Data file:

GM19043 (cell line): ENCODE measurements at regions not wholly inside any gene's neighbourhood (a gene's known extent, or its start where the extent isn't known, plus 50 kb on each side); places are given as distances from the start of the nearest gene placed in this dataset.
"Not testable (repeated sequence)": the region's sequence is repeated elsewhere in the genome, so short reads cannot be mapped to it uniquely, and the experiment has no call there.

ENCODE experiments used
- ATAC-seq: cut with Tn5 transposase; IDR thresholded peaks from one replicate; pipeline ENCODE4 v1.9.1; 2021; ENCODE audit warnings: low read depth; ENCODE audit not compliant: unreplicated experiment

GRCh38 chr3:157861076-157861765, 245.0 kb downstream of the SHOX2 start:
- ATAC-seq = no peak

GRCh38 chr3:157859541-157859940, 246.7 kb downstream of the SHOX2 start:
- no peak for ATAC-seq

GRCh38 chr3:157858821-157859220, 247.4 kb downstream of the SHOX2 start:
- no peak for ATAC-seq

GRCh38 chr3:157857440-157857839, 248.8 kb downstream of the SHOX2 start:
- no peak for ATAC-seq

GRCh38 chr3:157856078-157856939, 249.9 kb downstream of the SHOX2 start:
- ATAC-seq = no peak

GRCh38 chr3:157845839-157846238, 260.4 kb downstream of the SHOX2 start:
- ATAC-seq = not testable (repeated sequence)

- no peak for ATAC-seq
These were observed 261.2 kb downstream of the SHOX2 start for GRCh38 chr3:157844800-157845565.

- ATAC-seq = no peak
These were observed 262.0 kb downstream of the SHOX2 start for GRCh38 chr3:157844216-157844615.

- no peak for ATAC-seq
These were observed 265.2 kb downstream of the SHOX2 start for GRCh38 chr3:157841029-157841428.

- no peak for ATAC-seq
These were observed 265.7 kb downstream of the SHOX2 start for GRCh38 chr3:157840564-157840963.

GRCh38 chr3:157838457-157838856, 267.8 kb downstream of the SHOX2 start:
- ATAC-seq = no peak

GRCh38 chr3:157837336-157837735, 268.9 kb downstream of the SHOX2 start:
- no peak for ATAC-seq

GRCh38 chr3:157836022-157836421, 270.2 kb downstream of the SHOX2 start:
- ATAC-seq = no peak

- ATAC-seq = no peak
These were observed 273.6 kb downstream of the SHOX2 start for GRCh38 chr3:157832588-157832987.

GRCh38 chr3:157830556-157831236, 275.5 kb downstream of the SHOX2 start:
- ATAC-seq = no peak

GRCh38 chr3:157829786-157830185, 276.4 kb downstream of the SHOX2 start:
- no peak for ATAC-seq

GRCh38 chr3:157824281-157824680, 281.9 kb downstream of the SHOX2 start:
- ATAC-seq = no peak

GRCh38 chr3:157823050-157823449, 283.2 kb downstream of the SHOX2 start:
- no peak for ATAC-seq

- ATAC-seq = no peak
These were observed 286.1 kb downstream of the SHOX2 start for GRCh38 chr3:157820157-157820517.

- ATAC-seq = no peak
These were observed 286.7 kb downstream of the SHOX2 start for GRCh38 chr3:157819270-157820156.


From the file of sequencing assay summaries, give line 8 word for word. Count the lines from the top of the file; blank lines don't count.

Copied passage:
- no peak for ATAC-seq